Rights groups have slammed the government for breaking its promise to not act against migrants who come out for virus screening. They say the inhumane move during a pandemic could hamper efforts to curb the virus’s spread. Ismail brushed off the criticism Saturday, saying authorities were acting within the law. He says Malaysia has taken care of the immigrants’ welfare during the lockdown, but they must face the law as they have no valid documents.
Malaysia, which has 6,176 cases and 103 deaths, will let most businesses reopen Monday before a partial lockdown ends May 12.
China, where the pandemic began in December, reported one new infection and no deaths in the 24 hours through midnight Friday.
The country has reported a total of 82,875 confirmed cases and 4,633 deaths.
The National Health Commission reported 43 people were released from hospitals Friday after being declared recovered, raising the total to 77,685. There were a total 557 people still hospitalized on the mainland.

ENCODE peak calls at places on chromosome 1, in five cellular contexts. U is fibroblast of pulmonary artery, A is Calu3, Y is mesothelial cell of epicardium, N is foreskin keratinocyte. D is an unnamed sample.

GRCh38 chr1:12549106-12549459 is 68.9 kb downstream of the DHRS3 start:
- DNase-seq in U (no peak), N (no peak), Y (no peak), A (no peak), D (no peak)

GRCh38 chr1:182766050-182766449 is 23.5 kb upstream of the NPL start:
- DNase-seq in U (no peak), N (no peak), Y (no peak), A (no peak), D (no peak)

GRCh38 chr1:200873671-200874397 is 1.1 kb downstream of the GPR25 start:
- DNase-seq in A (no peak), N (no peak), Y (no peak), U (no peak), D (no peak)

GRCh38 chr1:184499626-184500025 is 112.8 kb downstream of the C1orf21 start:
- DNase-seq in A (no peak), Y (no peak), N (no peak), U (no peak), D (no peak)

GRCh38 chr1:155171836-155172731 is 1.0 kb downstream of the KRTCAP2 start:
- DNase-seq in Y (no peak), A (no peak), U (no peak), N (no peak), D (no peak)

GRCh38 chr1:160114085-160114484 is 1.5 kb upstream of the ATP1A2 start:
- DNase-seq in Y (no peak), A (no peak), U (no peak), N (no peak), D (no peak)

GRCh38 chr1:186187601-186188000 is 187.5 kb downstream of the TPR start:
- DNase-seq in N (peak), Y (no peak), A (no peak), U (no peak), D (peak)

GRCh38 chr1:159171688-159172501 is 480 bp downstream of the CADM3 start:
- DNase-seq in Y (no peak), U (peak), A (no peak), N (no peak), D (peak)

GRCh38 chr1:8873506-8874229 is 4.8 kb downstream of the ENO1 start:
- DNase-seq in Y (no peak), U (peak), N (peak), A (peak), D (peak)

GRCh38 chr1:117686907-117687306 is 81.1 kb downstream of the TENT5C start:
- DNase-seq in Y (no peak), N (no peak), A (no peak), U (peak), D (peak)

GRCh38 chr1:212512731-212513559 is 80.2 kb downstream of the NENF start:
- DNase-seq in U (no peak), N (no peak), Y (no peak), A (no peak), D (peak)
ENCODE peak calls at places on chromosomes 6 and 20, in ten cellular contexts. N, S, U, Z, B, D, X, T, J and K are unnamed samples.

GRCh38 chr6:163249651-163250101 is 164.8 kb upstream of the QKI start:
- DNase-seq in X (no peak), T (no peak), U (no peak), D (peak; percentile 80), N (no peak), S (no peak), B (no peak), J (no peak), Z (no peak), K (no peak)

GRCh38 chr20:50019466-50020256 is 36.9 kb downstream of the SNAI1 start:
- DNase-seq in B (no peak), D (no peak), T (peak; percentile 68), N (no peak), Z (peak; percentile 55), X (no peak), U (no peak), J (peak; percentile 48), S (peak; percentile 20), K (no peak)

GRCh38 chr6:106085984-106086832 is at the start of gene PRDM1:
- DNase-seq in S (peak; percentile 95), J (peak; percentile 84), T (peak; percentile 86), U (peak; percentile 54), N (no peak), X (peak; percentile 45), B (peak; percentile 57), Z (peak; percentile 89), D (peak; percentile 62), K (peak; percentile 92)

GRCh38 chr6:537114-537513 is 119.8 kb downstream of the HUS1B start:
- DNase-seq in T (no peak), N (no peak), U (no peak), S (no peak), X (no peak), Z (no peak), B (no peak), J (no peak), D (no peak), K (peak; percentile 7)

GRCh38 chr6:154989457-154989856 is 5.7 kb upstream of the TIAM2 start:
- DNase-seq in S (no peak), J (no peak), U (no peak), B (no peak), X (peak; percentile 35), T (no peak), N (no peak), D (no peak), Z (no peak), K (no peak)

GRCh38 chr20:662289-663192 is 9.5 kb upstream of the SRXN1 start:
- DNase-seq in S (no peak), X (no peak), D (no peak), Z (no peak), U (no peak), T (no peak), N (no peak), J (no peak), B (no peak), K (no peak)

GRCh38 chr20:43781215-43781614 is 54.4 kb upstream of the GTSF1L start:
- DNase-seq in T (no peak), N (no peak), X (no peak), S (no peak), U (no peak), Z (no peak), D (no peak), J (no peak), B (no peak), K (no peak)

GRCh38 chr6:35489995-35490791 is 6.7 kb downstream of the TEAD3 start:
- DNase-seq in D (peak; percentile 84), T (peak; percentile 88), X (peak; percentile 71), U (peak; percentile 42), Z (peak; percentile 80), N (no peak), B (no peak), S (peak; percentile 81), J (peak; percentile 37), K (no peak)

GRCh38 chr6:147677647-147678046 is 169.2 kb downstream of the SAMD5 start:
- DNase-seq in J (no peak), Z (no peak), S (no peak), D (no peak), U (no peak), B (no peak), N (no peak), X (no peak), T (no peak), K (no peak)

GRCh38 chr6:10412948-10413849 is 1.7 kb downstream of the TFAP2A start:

Africa now has more than 40,000 COVID-19 cases.
That’s according to the Africa Centers for Disease Control and Prevention. There have been more than 1,600 deaths across the continent.
Fifty-three of Africa’s 54 countries have confirmed cases, all but tiny mountainous Lesotho, which is surrounded by South Africa.
In Brazil, rioting inmates in the northern state of Amazonas held seven guards hostage for several hours on Saturday, protesting against the suspension of all visits amid the pandemic, authorities said. After more than five tense hours, the state’s public security secretariat said the situation inside the Puraquequara prison in the city of Manaus had been brought under control without any casualties and the guards freed.